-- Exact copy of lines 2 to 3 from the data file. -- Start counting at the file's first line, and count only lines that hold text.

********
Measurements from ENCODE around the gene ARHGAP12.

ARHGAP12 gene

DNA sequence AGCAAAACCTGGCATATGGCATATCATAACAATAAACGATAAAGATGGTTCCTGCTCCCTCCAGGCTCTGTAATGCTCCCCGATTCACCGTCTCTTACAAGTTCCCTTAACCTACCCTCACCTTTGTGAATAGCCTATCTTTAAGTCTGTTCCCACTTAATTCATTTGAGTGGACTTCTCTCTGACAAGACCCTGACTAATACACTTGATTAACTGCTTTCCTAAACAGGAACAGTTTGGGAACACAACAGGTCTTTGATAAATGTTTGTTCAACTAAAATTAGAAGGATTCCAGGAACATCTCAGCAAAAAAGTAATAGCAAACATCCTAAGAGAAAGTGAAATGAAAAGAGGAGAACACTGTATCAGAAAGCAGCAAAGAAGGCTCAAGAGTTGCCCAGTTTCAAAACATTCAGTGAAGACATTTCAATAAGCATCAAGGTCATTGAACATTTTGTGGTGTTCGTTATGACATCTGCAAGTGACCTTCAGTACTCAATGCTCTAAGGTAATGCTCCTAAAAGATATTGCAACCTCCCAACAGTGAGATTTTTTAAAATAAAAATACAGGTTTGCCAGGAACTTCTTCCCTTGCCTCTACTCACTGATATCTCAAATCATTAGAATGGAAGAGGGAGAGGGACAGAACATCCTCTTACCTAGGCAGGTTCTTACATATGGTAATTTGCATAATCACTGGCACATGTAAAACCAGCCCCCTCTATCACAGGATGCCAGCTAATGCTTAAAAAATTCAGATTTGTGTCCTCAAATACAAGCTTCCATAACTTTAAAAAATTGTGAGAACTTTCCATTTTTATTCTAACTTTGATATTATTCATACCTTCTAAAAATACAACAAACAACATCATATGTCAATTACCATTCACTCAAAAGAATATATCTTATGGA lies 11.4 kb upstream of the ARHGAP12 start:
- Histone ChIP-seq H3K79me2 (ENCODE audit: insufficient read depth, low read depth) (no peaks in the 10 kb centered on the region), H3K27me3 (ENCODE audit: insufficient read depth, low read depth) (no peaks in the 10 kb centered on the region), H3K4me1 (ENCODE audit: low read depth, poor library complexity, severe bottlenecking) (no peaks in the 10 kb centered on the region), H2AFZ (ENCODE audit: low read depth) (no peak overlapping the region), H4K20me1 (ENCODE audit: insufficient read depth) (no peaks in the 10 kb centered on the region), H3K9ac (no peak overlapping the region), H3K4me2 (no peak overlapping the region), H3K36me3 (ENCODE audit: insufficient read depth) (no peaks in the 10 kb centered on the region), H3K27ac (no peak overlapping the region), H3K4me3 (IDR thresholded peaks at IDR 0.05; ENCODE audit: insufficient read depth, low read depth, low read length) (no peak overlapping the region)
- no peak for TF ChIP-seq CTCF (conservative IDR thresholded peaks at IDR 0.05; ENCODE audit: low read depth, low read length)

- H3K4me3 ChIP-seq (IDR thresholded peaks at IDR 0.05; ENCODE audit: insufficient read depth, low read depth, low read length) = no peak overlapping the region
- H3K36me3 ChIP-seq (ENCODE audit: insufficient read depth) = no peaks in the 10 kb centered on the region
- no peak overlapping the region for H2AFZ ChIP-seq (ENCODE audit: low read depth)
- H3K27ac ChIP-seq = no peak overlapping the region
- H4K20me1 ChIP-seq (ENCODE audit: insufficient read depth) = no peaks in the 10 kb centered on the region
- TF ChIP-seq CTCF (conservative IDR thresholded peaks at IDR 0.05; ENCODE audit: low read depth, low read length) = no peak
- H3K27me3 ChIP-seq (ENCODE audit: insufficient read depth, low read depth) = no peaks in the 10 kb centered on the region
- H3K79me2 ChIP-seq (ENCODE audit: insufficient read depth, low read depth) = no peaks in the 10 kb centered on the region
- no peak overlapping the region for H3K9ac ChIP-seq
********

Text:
ARHGAP12 gene

DNA sequence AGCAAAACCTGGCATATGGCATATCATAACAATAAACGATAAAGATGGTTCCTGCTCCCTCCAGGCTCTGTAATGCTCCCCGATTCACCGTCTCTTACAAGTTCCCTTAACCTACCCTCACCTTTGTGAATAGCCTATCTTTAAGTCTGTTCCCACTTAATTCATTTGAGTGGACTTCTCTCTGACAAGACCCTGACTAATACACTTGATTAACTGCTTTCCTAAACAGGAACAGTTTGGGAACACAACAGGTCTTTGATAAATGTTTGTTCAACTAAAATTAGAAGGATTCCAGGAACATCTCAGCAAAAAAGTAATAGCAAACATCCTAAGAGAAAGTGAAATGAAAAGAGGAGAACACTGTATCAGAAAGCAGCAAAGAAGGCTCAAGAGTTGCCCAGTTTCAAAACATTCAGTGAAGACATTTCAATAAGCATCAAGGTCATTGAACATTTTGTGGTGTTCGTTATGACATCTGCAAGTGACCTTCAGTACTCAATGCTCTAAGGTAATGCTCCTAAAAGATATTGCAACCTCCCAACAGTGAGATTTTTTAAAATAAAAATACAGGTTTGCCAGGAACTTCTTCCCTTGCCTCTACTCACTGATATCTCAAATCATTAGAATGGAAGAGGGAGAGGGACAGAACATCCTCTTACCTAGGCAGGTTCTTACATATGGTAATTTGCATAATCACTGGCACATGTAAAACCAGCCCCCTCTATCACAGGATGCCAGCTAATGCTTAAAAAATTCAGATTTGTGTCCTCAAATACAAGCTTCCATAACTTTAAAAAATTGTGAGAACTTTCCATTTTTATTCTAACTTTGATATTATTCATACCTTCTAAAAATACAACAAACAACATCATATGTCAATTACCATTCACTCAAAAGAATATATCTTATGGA lies 11.4 kb upstream of the ARHGAP12 start: